This recipe originates from Paul Prudhomme, who claims it to be his favorite family dish and loves to eat it with homemade oyster dressing. We think it's absolutely phenomenal, but the recipe below has reduced the three types of pepper (white, black, and cayenne) to correspond to the somewhat less spicy version we served at the Mardi Gras party. Additionally, for the party, we served it in a pork au jus (pan juices), though we usually make the pan juices into a gravy at home to serve on top of homemade mashed potatoes. If serving the roast au jus, you might try eating it with assorted oven-roasted vegetables (potatoes, carrots, turnips, sweet potatoes, Brussels sprouts, or whatever else you like). Feel free to double the black, white, and red peppers to really spice up the taste buds. We sometimes even substitute chopped fresh hot jalapeño chile peppers for the bell pepper when we want to go to chilehead nirvana!
1 t black pepper
1½ t salt
½ t ground white pepper
½ t cayenne red pepper
1 t sweet paprika
1 t dried thyme
½ t dry mustard
3 T butter
1 T pork lard or rendered chicken fat (preferred), or substitute vegetable oil
1½ c chopped onions
1 c chopped celery
½ c chopped bell pepper
1 T minced fresh garlic
4 lb boneless pork loin
3 c homemade pork stock (made from roasted neck bones), or substitute good chicken stock (if you absolutely have no stock, use water, but the flavor will not be as intense)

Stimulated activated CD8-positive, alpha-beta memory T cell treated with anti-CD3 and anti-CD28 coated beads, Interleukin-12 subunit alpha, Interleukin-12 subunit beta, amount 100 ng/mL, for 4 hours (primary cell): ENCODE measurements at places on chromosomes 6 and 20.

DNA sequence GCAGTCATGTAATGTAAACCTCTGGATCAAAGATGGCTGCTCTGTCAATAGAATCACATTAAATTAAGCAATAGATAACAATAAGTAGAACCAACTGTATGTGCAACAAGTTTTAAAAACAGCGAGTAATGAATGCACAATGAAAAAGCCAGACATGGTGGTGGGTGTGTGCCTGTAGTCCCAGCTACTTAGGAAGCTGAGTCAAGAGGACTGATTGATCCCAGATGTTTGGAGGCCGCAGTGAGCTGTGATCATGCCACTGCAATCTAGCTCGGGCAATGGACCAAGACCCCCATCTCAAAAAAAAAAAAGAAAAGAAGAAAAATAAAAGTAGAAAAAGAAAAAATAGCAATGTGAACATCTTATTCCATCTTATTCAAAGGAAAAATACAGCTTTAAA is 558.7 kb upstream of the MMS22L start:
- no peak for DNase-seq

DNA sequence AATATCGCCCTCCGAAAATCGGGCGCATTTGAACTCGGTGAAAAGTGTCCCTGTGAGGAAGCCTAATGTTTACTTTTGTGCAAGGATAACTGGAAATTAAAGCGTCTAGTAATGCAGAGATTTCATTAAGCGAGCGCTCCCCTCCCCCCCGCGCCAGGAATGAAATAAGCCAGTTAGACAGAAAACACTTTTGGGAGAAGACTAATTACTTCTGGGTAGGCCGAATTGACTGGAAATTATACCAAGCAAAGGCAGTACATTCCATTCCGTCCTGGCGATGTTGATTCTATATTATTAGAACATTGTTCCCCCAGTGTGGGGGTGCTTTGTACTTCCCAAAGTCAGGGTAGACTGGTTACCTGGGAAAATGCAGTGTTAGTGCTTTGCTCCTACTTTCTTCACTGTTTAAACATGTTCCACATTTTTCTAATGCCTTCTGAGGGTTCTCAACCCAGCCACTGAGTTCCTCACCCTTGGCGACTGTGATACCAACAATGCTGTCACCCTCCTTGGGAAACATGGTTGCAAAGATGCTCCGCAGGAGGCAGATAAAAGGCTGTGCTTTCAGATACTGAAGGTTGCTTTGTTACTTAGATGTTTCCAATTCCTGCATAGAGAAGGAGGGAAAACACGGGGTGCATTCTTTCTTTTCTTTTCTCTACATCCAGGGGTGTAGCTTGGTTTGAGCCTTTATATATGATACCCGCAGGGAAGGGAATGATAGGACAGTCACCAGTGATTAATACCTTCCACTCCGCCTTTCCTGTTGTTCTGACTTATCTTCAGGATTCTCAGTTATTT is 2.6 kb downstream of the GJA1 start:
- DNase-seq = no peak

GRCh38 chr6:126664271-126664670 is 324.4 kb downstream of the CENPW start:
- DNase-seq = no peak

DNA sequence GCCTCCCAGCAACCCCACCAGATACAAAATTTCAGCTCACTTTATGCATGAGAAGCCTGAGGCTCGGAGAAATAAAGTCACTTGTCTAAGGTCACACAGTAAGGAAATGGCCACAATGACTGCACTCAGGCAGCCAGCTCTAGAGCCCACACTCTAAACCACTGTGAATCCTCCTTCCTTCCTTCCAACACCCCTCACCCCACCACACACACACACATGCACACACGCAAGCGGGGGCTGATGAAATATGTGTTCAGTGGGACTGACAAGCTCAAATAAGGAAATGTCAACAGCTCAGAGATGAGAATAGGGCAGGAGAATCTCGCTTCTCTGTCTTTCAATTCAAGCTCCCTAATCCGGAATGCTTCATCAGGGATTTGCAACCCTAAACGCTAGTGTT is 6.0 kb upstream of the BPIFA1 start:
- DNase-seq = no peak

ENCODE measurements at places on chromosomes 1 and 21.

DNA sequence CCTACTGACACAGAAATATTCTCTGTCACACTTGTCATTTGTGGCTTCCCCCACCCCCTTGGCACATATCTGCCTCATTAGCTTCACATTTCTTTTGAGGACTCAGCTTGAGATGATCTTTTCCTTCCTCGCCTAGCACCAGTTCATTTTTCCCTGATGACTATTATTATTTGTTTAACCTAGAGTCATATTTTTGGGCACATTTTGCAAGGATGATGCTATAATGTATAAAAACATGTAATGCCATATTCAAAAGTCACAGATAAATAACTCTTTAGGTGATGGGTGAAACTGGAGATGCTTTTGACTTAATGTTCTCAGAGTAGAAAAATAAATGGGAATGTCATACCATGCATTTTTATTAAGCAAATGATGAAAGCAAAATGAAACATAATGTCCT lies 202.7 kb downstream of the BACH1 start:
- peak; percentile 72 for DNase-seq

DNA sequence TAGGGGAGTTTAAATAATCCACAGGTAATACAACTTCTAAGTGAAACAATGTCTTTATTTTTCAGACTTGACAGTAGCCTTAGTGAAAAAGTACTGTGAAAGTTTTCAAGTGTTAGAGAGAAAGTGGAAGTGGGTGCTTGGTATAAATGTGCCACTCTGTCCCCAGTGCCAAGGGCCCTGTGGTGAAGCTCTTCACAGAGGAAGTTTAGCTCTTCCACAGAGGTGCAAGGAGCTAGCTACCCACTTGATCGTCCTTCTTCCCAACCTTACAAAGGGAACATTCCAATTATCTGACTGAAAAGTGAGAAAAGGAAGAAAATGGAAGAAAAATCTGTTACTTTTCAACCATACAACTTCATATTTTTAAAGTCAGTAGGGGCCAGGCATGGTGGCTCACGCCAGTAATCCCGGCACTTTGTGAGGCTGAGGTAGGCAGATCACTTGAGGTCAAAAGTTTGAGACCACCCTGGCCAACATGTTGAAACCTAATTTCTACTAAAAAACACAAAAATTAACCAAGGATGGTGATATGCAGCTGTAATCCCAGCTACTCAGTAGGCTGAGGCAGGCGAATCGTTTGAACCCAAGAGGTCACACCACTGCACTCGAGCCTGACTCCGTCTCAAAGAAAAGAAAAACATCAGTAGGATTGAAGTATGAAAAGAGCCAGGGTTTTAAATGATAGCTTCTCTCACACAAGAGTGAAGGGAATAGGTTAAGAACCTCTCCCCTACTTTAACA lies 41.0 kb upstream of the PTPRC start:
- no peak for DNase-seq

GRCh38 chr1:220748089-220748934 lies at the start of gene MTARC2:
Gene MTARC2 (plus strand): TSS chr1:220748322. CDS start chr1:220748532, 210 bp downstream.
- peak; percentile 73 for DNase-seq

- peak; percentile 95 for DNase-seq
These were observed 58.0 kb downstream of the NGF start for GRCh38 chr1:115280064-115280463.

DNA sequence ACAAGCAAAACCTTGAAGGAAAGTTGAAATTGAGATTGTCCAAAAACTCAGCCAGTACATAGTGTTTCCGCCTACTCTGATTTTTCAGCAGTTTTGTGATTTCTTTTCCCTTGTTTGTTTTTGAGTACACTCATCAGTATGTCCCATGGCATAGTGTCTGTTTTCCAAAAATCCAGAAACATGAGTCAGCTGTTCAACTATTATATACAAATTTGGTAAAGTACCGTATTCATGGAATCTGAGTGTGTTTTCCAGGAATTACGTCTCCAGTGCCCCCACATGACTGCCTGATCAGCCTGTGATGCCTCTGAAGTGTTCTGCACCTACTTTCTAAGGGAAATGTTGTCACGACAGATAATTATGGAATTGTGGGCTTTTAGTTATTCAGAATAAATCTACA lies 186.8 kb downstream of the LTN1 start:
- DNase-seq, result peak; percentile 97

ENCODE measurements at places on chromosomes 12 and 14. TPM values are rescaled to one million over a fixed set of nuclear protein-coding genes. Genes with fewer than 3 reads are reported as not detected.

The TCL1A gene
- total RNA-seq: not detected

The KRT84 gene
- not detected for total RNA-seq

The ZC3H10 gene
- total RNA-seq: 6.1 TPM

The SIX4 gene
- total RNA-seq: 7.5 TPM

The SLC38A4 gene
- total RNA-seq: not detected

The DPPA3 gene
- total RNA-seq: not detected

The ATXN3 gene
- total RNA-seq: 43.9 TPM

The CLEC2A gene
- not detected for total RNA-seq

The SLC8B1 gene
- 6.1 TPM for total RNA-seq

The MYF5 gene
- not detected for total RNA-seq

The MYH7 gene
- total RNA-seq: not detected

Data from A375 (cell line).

Salt & pepper, to taste
Combine all ingredients for seasoning mix; set aside. In a large sauté pan, heat butter and lard over medium to medium-high heat until melted.
Add the vegetables (onions, celery, bell pepper, and garlic). Sauté for about 5-10 minutes until softened. Add reserved seasoning mix and sauté
for 30 seconds or so, until fragrant. Set aside and let cool completely.
To prepare roast, first preheat oven to 275 degrees F.
You will be slathering the roast with the reserved, cooled spiced vegetable mixture. If roast is tied together with string, you can optionally clip the strings and separate the halves, spread mixture between the two layers, then re-tie. Slather cooled vegetable mixture all over the pork and place into a roasting pan. Try to pack the vegetable mixture onto and around the meat (including the bottom) without a great amount falling off into the pan. Roast in the oven at 275 degrees F for 2 1/2 hours. Then increase the oven temperature to 375 to 400 degrees F and let the roast brown a bit (approximately 20 minues). Remove from oven. Place the pork roast on a plate or carving board to sit for 20 minutes before cutting and serving. This will allow the juices to "settle" before cutting. Set the roasting pan aside to reserve the baked on bits for "gravy."
When ready to prepare au jus, place the roasting pan on top of the stove over a burner on medium-high heat. Add the stock and deglaze the pan. When meat juices and caramelized vegetables have been incorporated into the au jus, strain. You may carve the pork roast and serve in the au jus as at the party. Or, use the au jus to make gravy. A simple way is to mix together oil and flour (equal parts) to a paste. Add this mixture gradually, whisking over medium high heat until the desired thickness is reached. You may also make a roux (equal parts of vegetable oil and flour, cooked slowly until the color of milk chocolate) and then whisk this into the au jus in order to thicken to a gravy. Add more stock or water as necessary. Adjust seasonings. You can then slice roast and serve with juice or gravy. This is really good with homemade mashed potatoes!